- Termination: Can you terminate a contract because of the pandemic? First, check the actual contract for termination rights (there may be a force majeure or material adverse change clause or even a general right of termination). If there is no suitable clause regarding termination, you may be able to rely on the general Swiss law principles. A company may be able to terminate a contract if the delivery has become impossible. Also, continuous contracts can be terminated for important reason (wichtiger Grund) at any time. The reason must be so important that the continuation of the contract is intolerable (unzumutbar) for the terminating party in light of all circumstances, and the termination must be handed without undue delay. If you do want to get out of a contract, there is no one-size fits all answer other than acting quickly is important in order to mitigate any losses, and the right to terminate may expire if you wait too long. Also, seeking the direct communication with the contracting partner can be the fastest way to find a mutually acceptable solution in a (legally) uncertain situation.
- Letter of intent / term sheet: We have signed a letter of intent (or a term sheet), do we have any legal obligation? Generally, letters of intent are non-binding and the parties are not bound until they have signed a binding contract. However, review the letter of intent carefully as to whether there are binding clauses such as break-up fees.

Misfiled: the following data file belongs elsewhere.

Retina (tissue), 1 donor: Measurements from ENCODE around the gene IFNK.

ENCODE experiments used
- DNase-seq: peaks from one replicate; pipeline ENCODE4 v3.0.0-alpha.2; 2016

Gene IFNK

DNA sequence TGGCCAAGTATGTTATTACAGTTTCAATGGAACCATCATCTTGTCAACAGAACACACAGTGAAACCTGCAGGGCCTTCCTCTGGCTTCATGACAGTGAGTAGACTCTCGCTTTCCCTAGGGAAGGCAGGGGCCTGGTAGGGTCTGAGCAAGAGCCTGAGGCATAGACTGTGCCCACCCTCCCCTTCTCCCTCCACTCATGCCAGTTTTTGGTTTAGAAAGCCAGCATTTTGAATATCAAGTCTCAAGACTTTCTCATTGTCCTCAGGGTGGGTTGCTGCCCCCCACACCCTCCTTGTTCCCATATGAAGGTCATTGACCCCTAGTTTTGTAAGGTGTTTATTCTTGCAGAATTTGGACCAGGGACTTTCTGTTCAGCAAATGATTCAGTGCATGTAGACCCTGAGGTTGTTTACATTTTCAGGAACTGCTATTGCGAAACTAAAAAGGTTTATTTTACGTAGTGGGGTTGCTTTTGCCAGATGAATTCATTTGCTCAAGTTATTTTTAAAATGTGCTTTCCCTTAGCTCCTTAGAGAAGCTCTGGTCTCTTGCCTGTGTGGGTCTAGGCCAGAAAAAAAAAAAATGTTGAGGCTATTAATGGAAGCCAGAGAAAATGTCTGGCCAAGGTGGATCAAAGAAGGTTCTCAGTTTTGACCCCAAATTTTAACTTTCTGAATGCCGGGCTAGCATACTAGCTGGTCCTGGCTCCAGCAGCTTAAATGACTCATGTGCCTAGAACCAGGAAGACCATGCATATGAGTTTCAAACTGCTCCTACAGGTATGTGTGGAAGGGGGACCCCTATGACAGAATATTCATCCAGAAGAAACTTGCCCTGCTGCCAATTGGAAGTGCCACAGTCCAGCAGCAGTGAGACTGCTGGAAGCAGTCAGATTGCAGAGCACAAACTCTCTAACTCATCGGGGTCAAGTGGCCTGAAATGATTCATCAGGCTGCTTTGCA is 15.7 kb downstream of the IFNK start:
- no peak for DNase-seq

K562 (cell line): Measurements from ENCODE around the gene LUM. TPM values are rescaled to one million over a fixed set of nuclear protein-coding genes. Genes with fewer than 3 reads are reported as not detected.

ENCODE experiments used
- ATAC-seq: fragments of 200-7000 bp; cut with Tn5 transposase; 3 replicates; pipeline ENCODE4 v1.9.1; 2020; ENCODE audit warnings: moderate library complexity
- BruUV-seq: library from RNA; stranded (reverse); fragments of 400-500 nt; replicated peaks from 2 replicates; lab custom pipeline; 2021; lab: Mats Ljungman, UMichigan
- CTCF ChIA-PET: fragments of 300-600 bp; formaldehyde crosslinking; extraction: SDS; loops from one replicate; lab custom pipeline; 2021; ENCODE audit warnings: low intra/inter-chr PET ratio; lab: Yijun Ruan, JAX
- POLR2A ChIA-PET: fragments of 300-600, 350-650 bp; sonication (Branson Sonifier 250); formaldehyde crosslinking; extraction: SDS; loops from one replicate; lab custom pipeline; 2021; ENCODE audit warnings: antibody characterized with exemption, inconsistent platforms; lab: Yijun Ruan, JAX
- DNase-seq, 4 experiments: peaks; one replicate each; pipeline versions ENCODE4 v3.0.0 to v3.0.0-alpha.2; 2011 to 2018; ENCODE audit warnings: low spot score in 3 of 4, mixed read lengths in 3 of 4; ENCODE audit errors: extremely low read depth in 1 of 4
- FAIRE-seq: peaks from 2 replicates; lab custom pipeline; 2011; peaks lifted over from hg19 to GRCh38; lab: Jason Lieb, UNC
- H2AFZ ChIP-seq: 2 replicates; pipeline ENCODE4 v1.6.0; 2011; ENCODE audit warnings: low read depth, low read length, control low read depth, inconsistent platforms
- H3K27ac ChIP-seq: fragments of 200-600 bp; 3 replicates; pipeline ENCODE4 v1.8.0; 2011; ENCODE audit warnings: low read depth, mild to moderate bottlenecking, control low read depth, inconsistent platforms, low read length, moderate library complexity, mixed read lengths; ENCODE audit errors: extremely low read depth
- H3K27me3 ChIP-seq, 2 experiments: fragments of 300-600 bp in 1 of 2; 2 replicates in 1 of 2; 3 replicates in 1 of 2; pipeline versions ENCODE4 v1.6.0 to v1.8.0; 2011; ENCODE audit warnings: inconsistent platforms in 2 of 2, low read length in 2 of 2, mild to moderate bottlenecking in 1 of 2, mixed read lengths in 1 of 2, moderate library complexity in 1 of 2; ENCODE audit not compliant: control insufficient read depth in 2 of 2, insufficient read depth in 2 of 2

- E-signature: E-signature solutions are a great way to sign contracts even during lock down. There are two factors to consider: What e-signature solution is used, and what are the form requirements of the legal document. There are only a few providers in Switzerland that offer e-signatures that are equivalent to an ink signature (the 'qualified electronic signature'). The most commonly used solutions are not equivalent to an ink signature – however, almost all contracts under Swiss law can be signed with any electronic signature solution. The most notable exceptions are the transfer of claims and shares (without the consent of the debtor) and certain clauses in employment agreements which require ink signature (or a qualified electronic signature). Also, corporate documents often do require a notarization, in which case an e-signature is not sufficient.
If your business is not directly affected, you may also make the best of the time at hand to get your house in order, be it with focusing on product development, beefing up your IT security and data protection, setting up a solid contract management system, revising your core contracts, setting up an employee participation plan, or simply enjoying the sun.
Stay safe and stay sane, your LEXR Team.